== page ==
PI: How do you envision your role at Indiana? 


GC: I’m going to bring whatever Coach Woodson thinks he needs for us to win. For me, I want to bring leadership and creation of shots for myself and my teammates. Whatever Coach Woodson asks me to do, I’m going to do the best I can at those things. 


PI: Throughout your entire career, who has been your toughest individual matchup that you’ve faced?


GC: I would say, at the time of playing him, it was Frankie Collins. He was a senior at Arizona Compass Prep and I was a freshman. Him being so athletic and able to move so well made it a tough matchup for me. It was very different from what I had been used to. 


PI: Who are some of your favorite players to watch?


GC: In the NBA, I would say Luka Doncic and Chris Paul. They both can read the game so well. In college, I watch all the Indiana games so watching Jalen Hood-Schifino and Trayce Jackson-Davis in the two-man game is enjoyable. 


PI: Do you model your game after any specific players?


GC: I model my game some after Steve Nash and TJ McConnell. They have roles that I would need to fulfill to play in the NBA, so I would say those two guys. 


PI: Any players in particular you have enjoyed playing with over the years?


GC: I would definitely say Reed Sheppard. Also, Tom House and Richard Rolf from last year’s team. Jonathan Powell and Collin O’Connor from my current high school team, too. I think the seniors that I have played with in my class as well; growing up with them, it has been really cool to play with Kyle Kenney and Emmanuel Deng. I haven’t really had many teammates that I don’t like playing with. I have been fortunate to have liked all the guys that I’ve played with and we’ve had fun playing together.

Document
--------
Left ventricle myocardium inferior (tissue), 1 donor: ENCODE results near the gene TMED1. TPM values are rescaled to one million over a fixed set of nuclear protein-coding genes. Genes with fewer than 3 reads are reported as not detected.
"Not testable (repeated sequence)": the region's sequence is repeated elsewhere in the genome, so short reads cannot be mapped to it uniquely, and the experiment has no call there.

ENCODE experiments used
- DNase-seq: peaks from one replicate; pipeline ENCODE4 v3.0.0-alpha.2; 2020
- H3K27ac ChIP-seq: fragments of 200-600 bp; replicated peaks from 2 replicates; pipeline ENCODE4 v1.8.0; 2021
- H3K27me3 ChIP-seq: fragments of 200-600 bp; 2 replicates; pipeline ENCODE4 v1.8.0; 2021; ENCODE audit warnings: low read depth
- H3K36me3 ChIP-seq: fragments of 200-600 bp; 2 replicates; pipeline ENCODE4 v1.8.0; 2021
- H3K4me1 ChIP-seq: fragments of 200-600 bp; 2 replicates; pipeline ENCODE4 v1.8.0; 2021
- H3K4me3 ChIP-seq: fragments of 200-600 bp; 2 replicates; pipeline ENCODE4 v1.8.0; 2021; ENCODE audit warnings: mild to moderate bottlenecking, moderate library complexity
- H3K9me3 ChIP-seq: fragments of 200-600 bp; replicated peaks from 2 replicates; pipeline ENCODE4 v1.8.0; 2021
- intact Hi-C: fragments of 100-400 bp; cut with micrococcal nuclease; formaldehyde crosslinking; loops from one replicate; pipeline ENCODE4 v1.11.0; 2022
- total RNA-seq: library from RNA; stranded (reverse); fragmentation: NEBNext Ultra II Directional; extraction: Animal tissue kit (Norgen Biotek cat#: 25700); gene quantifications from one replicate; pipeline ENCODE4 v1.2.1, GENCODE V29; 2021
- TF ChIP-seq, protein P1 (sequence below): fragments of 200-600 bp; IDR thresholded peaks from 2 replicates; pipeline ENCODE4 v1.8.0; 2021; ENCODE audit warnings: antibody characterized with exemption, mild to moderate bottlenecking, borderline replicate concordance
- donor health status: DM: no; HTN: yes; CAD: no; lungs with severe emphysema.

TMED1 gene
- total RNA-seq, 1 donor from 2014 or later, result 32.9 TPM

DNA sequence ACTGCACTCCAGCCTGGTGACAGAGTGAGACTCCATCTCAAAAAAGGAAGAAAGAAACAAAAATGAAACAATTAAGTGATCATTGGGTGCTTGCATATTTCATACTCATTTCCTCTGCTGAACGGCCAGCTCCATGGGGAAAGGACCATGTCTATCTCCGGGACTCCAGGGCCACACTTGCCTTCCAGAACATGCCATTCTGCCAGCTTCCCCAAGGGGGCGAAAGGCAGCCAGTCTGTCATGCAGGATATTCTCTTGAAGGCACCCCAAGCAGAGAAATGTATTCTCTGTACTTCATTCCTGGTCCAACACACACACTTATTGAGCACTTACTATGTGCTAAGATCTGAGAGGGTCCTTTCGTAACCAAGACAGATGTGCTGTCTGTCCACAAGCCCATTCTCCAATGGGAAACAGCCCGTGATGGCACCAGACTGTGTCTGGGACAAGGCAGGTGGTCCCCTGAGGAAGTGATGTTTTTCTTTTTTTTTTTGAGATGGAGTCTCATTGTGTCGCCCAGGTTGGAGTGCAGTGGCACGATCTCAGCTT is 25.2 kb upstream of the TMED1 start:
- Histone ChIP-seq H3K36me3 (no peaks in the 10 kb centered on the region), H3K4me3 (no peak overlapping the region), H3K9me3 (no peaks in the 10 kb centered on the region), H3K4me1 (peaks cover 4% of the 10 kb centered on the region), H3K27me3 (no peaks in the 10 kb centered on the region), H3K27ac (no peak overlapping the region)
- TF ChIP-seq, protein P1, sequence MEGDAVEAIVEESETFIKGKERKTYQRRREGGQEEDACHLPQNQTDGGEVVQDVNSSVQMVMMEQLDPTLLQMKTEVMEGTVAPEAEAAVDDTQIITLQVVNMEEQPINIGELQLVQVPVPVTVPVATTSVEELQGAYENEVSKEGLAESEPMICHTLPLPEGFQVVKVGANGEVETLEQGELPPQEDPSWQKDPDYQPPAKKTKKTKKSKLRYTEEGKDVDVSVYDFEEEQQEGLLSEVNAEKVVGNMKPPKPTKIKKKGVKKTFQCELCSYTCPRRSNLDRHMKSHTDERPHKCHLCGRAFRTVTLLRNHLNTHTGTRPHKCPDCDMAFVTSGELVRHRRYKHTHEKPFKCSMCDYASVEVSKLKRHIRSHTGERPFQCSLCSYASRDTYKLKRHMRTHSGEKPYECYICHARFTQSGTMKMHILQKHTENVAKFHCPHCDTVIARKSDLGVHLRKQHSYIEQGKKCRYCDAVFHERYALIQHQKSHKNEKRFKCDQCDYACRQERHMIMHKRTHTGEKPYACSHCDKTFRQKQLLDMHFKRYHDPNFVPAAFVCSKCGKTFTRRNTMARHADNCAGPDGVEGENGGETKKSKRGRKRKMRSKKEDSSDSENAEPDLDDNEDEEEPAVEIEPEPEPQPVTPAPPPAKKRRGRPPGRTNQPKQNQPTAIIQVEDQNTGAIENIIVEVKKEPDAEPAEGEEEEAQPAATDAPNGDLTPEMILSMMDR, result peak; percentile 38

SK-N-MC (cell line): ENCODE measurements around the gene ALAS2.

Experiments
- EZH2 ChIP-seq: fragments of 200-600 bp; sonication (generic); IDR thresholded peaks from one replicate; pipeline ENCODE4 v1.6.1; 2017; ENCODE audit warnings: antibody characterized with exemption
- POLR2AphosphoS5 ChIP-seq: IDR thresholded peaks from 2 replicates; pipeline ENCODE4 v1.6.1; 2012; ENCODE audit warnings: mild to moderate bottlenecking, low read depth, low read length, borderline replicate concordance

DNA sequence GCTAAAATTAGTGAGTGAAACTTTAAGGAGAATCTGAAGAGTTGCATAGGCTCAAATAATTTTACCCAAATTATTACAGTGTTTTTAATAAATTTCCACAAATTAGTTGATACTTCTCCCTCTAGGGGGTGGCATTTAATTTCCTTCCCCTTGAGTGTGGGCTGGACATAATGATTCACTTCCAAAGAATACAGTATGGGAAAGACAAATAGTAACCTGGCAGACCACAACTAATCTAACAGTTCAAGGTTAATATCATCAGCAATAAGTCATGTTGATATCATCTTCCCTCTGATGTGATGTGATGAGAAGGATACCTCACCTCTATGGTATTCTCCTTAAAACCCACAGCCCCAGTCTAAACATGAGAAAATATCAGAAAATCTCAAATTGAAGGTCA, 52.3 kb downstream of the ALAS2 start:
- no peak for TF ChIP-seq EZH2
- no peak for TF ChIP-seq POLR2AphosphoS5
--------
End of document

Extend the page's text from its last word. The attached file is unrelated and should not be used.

PI: You and Bronny were teammates for awhile back in the day — how was that?


GC: I liked playing with Bronny; he’s super athletic and always has played the game at a different pace compared to everyone else. Even when we were younger, he had a little more naturally than everyone else. He saw and read things at a high level, even in 5th and 6th grade. 


PI: What’s the most impactful piece of advice you’ve been able to pick up from LeBron?


GC: The biggest thing LeBron ever gave me was confidence. It was something that I struggled with when I first came on with the Blue Chips, especially feeling if I belonged with that high-level of guys. LeBron could sense that and spoke to me about how I deserved to be there and told me to shoot every time I had an opening. Having him believe in me gave me some confidence, especially when you’re a 5th or 6th grader coming from LeBron. 


PI: What are some short-term and long-term goals you have for yourself? 


GC: Short-term, I would say finishing out this season the way that I want to. I want to leave a lasting impact on guys in the Centerville program after me so that would be my short-term goal. Long-term, I want to get to the NBA, so I'm working everyday to make that possible. 


PI: What are you most passionate about outside of basketball?


GC: I don’t have many, but I like shoes and video games sometimes, but don’t play much during the season. I also like working out, lifting, or being outside. 


PI: How would you describe your personality both on and off the floor? 


GC: I’m pretty goofy and don’t really care too much what people think about me. I’m going to do whatever I think is right. I don’t socialize very much, so if I’m not playing basketball, I’m with my family at my house or with my grandparents. On and off the court, I’m super competitive. It doesn’t matter if we are playing cards or in the state championship, I compete with the same intentions to win and that is the driving force behind my life. I just want to win.